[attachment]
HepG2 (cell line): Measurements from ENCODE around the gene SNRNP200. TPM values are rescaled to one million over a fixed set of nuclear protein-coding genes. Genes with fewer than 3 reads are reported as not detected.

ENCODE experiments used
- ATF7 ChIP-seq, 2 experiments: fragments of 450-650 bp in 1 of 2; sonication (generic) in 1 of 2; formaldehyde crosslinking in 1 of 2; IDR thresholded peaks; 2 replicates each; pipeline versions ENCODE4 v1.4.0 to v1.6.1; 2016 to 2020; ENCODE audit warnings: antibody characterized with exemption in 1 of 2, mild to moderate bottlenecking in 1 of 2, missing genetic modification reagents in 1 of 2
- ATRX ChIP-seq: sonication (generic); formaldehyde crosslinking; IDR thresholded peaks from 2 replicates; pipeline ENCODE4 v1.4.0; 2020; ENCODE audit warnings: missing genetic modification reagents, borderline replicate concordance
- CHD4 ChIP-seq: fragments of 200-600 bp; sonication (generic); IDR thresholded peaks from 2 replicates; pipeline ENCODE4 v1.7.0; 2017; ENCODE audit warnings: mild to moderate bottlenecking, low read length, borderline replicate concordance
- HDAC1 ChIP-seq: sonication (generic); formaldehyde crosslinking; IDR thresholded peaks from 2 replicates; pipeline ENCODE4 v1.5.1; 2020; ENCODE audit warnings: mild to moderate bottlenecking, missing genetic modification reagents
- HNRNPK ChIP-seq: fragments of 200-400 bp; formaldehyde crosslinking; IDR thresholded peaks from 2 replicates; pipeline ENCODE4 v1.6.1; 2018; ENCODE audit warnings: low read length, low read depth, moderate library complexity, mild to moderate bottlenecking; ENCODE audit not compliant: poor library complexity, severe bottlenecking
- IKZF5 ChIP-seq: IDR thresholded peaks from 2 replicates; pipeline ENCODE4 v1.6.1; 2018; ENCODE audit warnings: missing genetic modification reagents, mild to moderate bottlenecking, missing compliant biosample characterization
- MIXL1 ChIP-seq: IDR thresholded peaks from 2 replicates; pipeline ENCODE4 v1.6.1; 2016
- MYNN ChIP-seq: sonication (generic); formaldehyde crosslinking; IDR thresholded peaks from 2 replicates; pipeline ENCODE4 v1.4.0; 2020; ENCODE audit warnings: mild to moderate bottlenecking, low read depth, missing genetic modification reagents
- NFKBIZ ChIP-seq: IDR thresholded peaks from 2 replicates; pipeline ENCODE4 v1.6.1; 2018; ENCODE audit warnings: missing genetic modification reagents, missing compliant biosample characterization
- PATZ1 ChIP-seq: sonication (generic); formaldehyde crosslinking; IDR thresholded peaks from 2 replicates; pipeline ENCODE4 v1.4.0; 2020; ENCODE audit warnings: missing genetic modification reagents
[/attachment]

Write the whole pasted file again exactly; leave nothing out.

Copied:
HepG2 (cell line): Measurements from ENCODE around the gene SNRNP200. TPM values are rescaled to one million over a fixed set of nuclear protein-coding genes. Genes with fewer than 3 reads are reported as not detected.

ENCODE experiments used
- ATF7 ChIP-seq, 2 experiments: fragments of 450-650 bp in 1 of 2; sonication (generic) in 1 of 2; formaldehyde crosslinking in 1 of 2; IDR thresholded peaks; 2 replicates each; pipeline versions ENCODE4 v1.4.0 to v1.6.1; 2016 to 2020; ENCODE audit warnings: antibody characterized with exemption in 1 of 2, mild to moderate bottlenecking in 1 of 2, missing genetic modification reagents in 1 of 2
- ATRX ChIP-seq: sonication (generic); formaldehyde crosslinking; IDR thresholded peaks from 2 replicates; pipeline ENCODE4 v1.4.0; 2020; ENCODE audit warnings: missing genetic modification reagents, borderline replicate concordance
- CHD4 ChIP-seq: fragments of 200-600 bp; sonication (generic); IDR thresholded peaks from 2 replicates; pipeline ENCODE4 v1.7.0; 2017; ENCODE audit warnings: mild to moderate bottlenecking, low read length, borderline replicate concordance
- HDAC1 ChIP-seq: sonication (generic); formaldehyde crosslinking; IDR thresholded peaks from 2 replicates; pipeline ENCODE4 v1.5.1; 2020; ENCODE audit warnings: mild to moderate bottlenecking, missing genetic modification reagents
- HNRNPK ChIP-seq: fragments of 200-400 bp; formaldehyde crosslinking; IDR thresholded peaks from 2 replicates; pipeline ENCODE4 v1.6.1; 2018; ENCODE audit warnings: low read length, low read depth, moderate library complexity, mild to moderate bottlenecking; ENCODE audit not compliant: poor library complexity, severe bottlenecking
- IKZF5 ChIP-seq: IDR thresholded peaks from 2 replicates; pipeline ENCODE4 v1.6.1; 2018; ENCODE audit warnings: missing genetic modification reagents, mild to moderate bottlenecking, missing compliant biosample characterization
- MIXL1 ChIP-seq: IDR thresholded peaks from 2 replicates; pipeline ENCODE4 v1.6.1; 2016
- MYNN ChIP-seq: sonication (generic); formaldehyde crosslinking; IDR thresholded peaks from 2 replicates; pipeline ENCODE4 v1.4.0; 2020; ENCODE audit warnings: mild to moderate bottlenecking, low read depth, missing genetic modification reagents
- NFKBIZ ChIP-seq: IDR thresholded peaks from 2 replicates; pipeline ENCODE4 v1.6.1; 2018; ENCODE audit warnings: missing genetic modification reagents, missing compliant biosample characterization
- PATZ1 ChIP-seq: sonication (generic); formaldehyde crosslinking; IDR thresholded peaks from 2 replicates; pipeline ENCODE4 v1.4.0; 2020; ENCODE audit warnings: missing genetic modification reagents